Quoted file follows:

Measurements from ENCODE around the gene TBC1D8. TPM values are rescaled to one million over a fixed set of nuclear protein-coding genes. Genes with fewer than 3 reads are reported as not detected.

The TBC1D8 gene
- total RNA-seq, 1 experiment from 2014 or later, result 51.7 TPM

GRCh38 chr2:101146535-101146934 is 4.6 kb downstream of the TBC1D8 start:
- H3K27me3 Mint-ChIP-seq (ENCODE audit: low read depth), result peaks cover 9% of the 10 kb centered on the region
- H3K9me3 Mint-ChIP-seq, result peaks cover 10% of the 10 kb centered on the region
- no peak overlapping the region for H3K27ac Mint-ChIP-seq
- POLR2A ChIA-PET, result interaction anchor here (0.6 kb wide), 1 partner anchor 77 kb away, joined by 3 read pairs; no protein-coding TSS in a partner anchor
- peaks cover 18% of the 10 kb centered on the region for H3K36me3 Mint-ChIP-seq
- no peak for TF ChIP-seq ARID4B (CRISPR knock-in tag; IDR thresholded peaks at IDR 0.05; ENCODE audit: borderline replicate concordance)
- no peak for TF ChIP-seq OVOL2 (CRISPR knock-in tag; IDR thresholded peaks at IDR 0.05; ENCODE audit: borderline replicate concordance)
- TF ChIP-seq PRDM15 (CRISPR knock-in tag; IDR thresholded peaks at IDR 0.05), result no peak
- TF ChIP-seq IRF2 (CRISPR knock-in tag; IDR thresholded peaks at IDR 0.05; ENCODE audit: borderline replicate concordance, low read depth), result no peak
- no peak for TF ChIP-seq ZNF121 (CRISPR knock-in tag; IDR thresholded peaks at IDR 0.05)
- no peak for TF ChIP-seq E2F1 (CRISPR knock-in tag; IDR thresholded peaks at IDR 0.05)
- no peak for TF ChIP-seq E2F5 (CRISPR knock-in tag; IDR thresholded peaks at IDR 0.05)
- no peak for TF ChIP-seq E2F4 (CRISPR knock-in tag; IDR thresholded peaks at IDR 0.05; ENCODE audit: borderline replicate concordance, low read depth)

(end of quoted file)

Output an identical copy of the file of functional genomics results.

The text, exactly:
Measurements from ENCODE around the gene TBC1D8. TPM values are rescaled to one million over a fixed set of nuclear protein-coding genes. Genes with fewer than 3 reads are reported as not detected.

The TBC1D8 gene
- total RNA-seq, 1 experiment from 2014 or later, result 51.7 TPM

GRCh38 chr2:101146535-101146934 is 4.6 kb downstream of the TBC1D8 start:
- H3K27me3 Mint-ChIP-seq (ENCODE audit: low read depth), result peaks cover 9% of the 10 kb centered on the region
- H3K9me3 Mint-ChIP-seq, result peaks cover 10% of the 10 kb centered on the region
- no peak overlapping the region for H3K27ac Mint-ChIP-seq
- POLR2A ChIA-PET, result interaction anchor here (0.6 kb wide), 1 partner anchor 77 kb away, joined by 3 read pairs; no protein-coding TSS in a partner anchor
- peaks cover 18% of the 10 kb centered on the region for H3K36me3 Mint-ChIP-seq
- no peak for TF ChIP-seq ARID4B (CRISPR knock-in tag; IDR thresholded peaks at IDR 0.05; ENCODE audit: borderline replicate concordance)
- no peak for TF ChIP-seq OVOL2 (CRISPR knock-in tag; IDR thresholded peaks at IDR 0.05; ENCODE audit: borderline replicate concordance)
- TF ChIP-seq PRDM15 (CRISPR knock-in tag; IDR thresholded peaks at IDR 0.05), result no peak
- TF ChIP-seq IRF2 (CRISPR knock-in tag; IDR thresholded peaks at IDR 0.05; ENCODE audit: borderline replicate concordance, low read depth), result no peak
- no peak for TF ChIP-seq ZNF121 (CRISPR knock-in tag; IDR thresholded peaks at IDR 0.05)
- no peak for TF ChIP-seq E2F1 (CRISPR knock-in tag; IDR thresholded peaks at IDR 0.05)
- no peak for TF ChIP-seq E2F5 (CRISPR knock-in tag; IDR thresholded peaks at IDR 0.05)
- no peak for TF ChIP-seq E2F4 (CRISPR knock-in tag; IDR thresholded peaks at IDR 0.05; ENCODE audit: borderline replicate concordance, low read depth)